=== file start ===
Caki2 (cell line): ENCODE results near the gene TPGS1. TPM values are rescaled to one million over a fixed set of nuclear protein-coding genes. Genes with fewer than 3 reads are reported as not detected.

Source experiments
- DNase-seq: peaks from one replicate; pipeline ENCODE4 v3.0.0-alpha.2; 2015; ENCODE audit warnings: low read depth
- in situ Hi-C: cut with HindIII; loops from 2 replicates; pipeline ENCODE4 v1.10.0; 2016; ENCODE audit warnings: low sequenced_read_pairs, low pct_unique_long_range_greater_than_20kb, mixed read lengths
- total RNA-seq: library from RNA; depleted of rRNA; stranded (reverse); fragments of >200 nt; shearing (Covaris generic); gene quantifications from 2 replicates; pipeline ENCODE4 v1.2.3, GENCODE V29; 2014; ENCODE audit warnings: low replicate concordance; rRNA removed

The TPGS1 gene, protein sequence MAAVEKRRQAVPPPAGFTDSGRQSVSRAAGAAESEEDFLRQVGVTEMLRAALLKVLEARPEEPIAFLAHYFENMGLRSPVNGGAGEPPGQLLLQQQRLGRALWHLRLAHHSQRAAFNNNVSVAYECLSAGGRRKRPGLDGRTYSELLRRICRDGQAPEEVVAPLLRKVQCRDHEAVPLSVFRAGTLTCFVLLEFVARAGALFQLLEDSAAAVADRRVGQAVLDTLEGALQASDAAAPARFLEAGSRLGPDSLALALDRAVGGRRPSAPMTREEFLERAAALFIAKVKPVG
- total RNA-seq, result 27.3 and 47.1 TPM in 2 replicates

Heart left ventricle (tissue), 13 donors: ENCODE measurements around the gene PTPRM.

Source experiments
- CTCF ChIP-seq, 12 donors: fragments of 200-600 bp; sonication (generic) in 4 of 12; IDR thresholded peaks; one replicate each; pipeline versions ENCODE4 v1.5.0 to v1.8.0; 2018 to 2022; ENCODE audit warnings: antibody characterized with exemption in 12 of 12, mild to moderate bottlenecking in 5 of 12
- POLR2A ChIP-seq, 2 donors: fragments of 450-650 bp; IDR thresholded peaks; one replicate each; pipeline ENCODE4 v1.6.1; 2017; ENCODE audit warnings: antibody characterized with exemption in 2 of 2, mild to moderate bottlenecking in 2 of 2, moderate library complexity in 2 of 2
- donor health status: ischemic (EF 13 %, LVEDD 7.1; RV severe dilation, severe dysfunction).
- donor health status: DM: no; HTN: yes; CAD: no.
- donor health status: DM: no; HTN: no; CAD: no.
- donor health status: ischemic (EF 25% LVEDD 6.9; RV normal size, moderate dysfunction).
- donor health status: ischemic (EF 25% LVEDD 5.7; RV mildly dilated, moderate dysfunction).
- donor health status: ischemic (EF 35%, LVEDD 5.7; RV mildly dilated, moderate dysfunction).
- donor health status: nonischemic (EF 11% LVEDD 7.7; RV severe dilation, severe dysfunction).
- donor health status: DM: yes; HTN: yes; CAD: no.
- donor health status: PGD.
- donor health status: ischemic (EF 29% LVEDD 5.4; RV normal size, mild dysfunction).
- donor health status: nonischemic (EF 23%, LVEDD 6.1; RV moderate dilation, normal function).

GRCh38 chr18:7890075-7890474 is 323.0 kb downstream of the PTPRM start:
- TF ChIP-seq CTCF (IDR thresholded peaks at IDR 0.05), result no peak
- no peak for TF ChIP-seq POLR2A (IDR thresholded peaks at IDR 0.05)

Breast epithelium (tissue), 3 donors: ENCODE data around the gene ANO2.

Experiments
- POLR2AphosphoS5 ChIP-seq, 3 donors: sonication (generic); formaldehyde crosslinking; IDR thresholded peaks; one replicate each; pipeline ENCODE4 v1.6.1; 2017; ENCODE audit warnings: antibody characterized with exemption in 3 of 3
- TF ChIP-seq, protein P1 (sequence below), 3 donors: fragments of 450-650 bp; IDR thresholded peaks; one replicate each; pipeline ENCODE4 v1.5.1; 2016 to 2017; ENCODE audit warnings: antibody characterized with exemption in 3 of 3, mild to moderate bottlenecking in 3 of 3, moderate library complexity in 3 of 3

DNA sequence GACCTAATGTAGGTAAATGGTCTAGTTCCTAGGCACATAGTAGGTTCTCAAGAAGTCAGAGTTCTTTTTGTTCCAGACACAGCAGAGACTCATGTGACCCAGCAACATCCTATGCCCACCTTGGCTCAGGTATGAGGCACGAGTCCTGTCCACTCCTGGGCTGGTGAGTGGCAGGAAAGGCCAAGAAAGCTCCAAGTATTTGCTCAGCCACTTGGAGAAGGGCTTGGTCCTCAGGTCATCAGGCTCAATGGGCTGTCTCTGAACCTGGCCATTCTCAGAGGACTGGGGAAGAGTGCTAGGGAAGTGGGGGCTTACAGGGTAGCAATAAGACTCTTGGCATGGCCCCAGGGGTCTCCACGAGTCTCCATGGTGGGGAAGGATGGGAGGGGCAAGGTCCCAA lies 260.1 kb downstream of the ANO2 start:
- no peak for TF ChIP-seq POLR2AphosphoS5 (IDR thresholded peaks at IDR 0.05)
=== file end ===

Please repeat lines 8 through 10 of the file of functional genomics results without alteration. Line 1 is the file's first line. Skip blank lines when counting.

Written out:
Heart left ventricle (tissue), 13 donors: ENCODE measurements around the gene PTPRM.

Source experiments
- CTCF ChIP-seq, 12 donors: fragments of 200-600 bp; sonication (generic) in 4 of 12; IDR thresholded peaks; one replicate each; pipeline versions ENCODE4 v1.5.0 to v1.8.0; 2018 to 2022; ENCODE audit warnings: antibody characterized with exemption in 12 of 12, mild to moderate bottlenecking in 5 of 12